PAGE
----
This view actually has a good deal going for it: if true, it would certainly explain the extent of moral disagreement. However, it had better not be true if we want to keep believing in moral knowledge! For since there is nothing special about our moral beliefs (let’s avoid the hopelessly bigoted and conceited explanation), we have to admit on this pessimistic view that we’re just as bad at distinguishing right from wrong as anyone else is!
The optimistic view: there is, however, an apparently plausible explanation that avoids both the silly arrogance of the first view and the pessimism of the second. On this third, optimistic view, we admit that our fundamental moral principles are no better or worse than anyone else’s: they’re the same! (this is the non-arrogant part). However, the other people out there are demonstrably at some disadvantage: they have some false non-moral beliefs about biology, religion, economics, etc. Our moral thinking, on this view, is a matter of reasoning our way from our shared moral principles to our moral conclusions. If only the other cultures could learn the truth about these non-moral facts and reflect carefully on the moral issues we disagree on, they’d find themselves agreeing with us (this is the optimistic part).
Throwing away the bigoted explanation, we are left with 1) a pessimistic one in which morally irrelevant factors cause our moral beliefs, which we then rationalize by making up some ad hoc story about how we arrived at them, on the one hand; and 2) an optimistic one in which our moral reasoning comes first and our moral views tend to be conclusions we derive from that reasoning. But which explanation is correct? Which comes first: your moral reasoning, or your moral conclusion?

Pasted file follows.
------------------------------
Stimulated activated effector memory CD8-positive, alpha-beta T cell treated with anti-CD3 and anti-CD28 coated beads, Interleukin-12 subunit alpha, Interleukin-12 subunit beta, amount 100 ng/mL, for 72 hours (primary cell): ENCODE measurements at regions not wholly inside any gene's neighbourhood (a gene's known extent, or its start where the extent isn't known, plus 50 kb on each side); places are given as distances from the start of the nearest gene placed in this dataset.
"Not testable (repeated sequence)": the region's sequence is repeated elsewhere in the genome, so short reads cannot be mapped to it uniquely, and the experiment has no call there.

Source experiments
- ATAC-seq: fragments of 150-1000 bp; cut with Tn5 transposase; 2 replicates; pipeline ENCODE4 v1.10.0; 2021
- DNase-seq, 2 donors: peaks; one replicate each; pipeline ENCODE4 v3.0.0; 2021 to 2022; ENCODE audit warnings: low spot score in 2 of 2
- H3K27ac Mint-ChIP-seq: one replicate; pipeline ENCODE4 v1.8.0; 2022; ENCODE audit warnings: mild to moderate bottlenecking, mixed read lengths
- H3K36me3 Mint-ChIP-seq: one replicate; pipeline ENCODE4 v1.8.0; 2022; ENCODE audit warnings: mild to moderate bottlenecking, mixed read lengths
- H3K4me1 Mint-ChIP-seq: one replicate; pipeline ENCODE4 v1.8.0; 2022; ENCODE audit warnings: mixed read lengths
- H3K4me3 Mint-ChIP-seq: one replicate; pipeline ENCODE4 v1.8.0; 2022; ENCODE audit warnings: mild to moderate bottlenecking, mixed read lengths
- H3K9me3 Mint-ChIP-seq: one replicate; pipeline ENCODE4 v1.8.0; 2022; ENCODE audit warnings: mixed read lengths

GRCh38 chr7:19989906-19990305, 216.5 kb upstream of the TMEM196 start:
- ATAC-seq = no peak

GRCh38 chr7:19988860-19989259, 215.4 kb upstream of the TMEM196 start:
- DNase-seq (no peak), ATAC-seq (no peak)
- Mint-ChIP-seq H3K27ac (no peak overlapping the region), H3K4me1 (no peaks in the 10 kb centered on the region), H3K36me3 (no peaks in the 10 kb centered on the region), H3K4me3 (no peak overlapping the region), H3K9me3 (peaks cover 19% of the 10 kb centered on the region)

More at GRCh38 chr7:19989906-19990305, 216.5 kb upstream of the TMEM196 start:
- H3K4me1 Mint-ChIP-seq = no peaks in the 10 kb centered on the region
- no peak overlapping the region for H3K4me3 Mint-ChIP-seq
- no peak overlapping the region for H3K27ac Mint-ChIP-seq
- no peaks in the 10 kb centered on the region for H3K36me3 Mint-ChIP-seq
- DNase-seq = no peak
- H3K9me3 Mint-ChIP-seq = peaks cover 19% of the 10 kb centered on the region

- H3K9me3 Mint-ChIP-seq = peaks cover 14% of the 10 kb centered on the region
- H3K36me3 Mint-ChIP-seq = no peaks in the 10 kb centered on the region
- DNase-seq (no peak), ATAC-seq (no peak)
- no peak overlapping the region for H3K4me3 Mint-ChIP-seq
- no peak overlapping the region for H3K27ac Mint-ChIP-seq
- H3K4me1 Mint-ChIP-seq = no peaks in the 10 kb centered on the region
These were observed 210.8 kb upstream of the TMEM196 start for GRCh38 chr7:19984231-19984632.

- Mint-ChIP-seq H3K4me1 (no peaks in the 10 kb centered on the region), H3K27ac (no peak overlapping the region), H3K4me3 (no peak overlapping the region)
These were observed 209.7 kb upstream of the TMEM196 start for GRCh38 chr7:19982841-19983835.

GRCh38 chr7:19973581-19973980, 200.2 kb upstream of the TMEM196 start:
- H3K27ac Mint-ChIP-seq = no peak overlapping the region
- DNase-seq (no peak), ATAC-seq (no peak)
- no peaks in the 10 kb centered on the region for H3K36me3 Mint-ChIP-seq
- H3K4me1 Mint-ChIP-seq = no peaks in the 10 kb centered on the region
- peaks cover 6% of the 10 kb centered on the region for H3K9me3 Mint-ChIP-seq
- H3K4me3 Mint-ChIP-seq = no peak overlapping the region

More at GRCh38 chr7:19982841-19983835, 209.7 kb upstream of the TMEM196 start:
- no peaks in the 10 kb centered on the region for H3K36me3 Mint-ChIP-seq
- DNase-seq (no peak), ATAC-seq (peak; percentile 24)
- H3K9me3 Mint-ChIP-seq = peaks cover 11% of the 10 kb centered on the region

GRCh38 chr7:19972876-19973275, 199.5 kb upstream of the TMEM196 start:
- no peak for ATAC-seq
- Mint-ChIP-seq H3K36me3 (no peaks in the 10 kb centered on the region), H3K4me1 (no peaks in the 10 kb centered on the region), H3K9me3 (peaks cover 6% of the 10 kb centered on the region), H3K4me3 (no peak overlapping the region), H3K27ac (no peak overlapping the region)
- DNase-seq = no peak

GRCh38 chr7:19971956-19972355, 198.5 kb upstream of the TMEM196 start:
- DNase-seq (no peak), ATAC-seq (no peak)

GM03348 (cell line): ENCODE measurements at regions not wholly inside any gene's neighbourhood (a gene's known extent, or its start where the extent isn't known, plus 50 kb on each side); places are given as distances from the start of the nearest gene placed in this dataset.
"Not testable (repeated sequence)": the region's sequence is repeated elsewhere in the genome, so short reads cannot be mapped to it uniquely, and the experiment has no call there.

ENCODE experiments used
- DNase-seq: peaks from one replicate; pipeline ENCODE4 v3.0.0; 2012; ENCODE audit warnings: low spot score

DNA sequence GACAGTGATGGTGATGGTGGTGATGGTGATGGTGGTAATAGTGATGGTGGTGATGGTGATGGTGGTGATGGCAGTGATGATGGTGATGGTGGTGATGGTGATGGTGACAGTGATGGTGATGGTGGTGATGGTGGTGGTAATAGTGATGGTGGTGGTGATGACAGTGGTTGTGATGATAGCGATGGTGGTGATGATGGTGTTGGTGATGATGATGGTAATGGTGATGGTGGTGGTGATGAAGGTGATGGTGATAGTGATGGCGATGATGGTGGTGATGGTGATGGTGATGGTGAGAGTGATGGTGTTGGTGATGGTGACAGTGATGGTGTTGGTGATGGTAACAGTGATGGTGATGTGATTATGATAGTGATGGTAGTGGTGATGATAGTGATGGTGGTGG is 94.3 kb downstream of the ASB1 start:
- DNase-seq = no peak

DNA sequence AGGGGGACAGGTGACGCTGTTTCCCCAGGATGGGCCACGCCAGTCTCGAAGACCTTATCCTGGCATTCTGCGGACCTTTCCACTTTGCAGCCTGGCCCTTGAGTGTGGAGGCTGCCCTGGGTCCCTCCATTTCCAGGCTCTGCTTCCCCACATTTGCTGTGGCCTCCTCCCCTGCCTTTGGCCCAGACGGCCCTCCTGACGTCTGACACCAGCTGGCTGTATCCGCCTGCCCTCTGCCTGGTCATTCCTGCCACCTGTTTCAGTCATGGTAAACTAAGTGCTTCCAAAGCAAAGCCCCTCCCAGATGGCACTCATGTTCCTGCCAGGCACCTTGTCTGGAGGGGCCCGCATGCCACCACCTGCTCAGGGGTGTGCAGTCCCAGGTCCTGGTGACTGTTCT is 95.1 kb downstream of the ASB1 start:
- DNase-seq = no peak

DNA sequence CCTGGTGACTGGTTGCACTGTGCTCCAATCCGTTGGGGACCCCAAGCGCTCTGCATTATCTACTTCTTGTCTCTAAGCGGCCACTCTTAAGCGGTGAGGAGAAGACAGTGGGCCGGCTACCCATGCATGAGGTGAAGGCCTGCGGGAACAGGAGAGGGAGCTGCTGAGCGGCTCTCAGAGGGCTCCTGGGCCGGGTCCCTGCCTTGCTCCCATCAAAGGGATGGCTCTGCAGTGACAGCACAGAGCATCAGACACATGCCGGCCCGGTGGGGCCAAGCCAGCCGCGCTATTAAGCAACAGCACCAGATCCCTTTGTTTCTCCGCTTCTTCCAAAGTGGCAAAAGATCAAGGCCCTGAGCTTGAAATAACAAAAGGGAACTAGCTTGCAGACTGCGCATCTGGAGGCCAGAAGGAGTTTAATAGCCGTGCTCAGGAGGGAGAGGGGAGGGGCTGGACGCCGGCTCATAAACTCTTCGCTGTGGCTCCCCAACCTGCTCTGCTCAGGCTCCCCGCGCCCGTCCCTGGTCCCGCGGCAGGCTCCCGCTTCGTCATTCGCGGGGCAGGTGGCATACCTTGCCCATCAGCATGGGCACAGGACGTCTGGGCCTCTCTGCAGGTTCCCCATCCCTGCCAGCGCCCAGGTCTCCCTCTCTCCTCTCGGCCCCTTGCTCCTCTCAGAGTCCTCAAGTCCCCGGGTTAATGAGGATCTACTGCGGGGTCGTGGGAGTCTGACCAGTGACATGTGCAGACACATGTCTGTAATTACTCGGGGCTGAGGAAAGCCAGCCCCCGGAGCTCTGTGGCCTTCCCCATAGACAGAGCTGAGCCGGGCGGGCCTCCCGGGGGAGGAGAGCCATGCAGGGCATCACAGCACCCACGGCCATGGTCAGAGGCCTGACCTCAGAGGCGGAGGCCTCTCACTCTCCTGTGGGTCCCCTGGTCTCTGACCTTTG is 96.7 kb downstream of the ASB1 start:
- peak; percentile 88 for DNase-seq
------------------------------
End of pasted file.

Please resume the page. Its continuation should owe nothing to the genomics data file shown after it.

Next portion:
This is a difficult question. If, in the heat of a moral dispute, someone were to ask you whether you actually reasoned your way to your conclusion on the basis of sound moral principles or whether you simply picked your conclusion as a result of social, environmental and psychological pressures, you would almost certainly say and believe that your reasoning led you to your view. But if your opponent were asked instead, (s)he would almost certainly say that your emotions and biases led you to stubbornly maintain an unreasonable view in the face of all counter-arguments, and that your defenses of it were flimsy and after-the-fact.
But perhaps there’s a way to sort this out scientifically! The famous psychologist Jonathan Haidt (pronounced ‘height’) thought so. He recently conducted a number of rather brilliant experiments on this matter, and all the results seem to point to the pessimistic view, depressingly enough. I’ll explain two of his experiments now.
Experiment 1: Moral Dumbfounding